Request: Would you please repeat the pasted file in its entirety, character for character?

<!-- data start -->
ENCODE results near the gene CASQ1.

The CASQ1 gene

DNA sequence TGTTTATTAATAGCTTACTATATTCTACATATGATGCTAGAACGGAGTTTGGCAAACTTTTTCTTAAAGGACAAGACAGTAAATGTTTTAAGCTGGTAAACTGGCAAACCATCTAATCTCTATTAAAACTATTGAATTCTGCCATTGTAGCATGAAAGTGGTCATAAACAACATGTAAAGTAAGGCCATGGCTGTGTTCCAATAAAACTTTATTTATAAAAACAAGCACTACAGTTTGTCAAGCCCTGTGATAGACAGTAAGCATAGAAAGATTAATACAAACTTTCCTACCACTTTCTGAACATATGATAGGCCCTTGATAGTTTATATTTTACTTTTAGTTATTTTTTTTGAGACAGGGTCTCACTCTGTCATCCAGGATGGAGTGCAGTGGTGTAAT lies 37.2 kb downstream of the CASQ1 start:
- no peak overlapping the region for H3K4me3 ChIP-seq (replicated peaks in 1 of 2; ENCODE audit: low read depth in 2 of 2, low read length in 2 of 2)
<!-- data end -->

ENCODE results near the gene CASQ1.

The CASQ1 gene

DNA sequence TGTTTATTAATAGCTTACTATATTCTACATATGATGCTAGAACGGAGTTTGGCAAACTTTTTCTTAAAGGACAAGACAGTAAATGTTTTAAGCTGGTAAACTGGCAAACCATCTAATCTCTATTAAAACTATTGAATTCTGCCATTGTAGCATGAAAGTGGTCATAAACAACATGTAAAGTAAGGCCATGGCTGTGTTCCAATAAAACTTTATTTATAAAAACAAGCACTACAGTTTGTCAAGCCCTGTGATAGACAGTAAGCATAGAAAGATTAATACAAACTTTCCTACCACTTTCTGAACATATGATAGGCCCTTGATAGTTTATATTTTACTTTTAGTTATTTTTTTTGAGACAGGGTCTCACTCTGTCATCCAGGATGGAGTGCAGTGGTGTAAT lies 37.2 kb downstream of the CASQ1 start:
- no peak overlapping the region for H3K4me3 ChIP-seq (replicated peaks in 1 of 2; ENCODE audit: low read depth in 2 of 2, low read length in 2 of 2)